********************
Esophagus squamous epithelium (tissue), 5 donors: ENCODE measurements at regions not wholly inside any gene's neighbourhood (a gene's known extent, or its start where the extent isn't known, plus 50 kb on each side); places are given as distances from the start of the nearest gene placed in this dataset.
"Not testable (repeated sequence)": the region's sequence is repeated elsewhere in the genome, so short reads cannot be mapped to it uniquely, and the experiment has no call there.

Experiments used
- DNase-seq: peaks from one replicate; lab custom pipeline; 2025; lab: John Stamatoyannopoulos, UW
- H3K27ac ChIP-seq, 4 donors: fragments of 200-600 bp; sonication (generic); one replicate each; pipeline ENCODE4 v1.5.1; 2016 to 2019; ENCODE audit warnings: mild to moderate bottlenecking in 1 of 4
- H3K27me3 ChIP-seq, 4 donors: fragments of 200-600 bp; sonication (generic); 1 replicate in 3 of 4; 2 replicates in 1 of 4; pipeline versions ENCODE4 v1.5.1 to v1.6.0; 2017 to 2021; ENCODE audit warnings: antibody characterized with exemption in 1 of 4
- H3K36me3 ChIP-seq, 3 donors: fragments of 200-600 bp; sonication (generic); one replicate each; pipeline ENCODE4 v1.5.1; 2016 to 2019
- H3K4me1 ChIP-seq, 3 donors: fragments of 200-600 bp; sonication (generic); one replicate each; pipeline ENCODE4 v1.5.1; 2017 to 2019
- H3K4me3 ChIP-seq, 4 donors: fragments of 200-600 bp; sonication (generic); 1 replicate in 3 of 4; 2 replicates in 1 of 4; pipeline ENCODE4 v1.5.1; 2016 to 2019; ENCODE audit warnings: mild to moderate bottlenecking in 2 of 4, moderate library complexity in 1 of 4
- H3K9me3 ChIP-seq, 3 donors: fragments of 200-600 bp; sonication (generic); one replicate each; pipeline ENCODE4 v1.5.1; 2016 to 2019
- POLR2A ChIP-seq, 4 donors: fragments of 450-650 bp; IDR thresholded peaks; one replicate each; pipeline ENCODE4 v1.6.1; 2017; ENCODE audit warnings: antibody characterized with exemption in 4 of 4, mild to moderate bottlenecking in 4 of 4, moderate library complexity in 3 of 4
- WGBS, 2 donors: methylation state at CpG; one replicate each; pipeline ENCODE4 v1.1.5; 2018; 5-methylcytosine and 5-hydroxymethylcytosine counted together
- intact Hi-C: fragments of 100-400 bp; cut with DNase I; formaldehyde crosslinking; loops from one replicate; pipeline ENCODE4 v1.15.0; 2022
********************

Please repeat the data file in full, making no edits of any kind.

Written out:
Esophagus squamous epithelium (tissue), 5 donors: ENCODE measurements at regions not wholly inside any gene's neighbourhood (a gene's known extent, or its start where the extent isn't known, plus 50 kb on each side); places are given as distances from the start of the nearest gene placed in this dataset.
"Not testable (repeated sequence)": the region's sequence is repeated elsewhere in the genome, so short reads cannot be mapped to it uniquely, and the experiment has no call there.

Experiments used
- DNase-seq: peaks from one replicate; lab custom pipeline; 2025; lab: John Stamatoyannopoulos, UW
- H3K27ac ChIP-seq, 4 donors: fragments of 200-600 bp; sonication (generic); one replicate each; pipeline ENCODE4 v1.5.1; 2016 to 2019; ENCODE audit warnings: mild to moderate bottlenecking in 1 of 4
- H3K27me3 ChIP-seq, 4 donors: fragments of 200-600 bp; sonication (generic); 1 replicate in 3 of 4; 2 replicates in 1 of 4; pipeline versions ENCODE4 v1.5.1 to v1.6.0; 2017 to 2021; ENCODE audit warnings: antibody characterized with exemption in 1 of 4
- H3K36me3 ChIP-seq, 3 donors: fragments of 200-600 bp; sonication (generic); one replicate each; pipeline ENCODE4 v1.5.1; 2016 to 2019
- H3K4me1 ChIP-seq, 3 donors: fragments of 200-600 bp; sonication (generic); one replicate each; pipeline ENCODE4 v1.5.1; 2017 to 2019
- H3K4me3 ChIP-seq, 4 donors: fragments of 200-600 bp; sonication (generic); 1 replicate in 3 of 4; 2 replicates in 1 of 4; pipeline ENCODE4 v1.5.1; 2016 to 2019; ENCODE audit warnings: mild to moderate bottlenecking in 2 of 4, moderate library complexity in 1 of 4
- H3K9me3 ChIP-seq, 3 donors: fragments of 200-600 bp; sonication (generic); one replicate each; pipeline ENCODE4 v1.5.1; 2016 to 2019
- POLR2A ChIP-seq, 4 donors: fragments of 450-650 bp; IDR thresholded peaks; one replicate each; pipeline ENCODE4 v1.6.1; 2017; ENCODE audit warnings: antibody characterized with exemption in 4 of 4, mild to moderate bottlenecking in 4 of 4, moderate library complexity in 3 of 4
- WGBS, 2 donors: methylation state at CpG; one replicate each; pipeline ENCODE4 v1.1.5; 2018; 5-methylcytosine and 5-hydroxymethylcytosine counted together
- intact Hi-C: fragments of 100-400 bp; cut with DNase I; formaldehyde crosslinking; loops from one replicate; pipeline ENCODE4 v1.15.0; 2022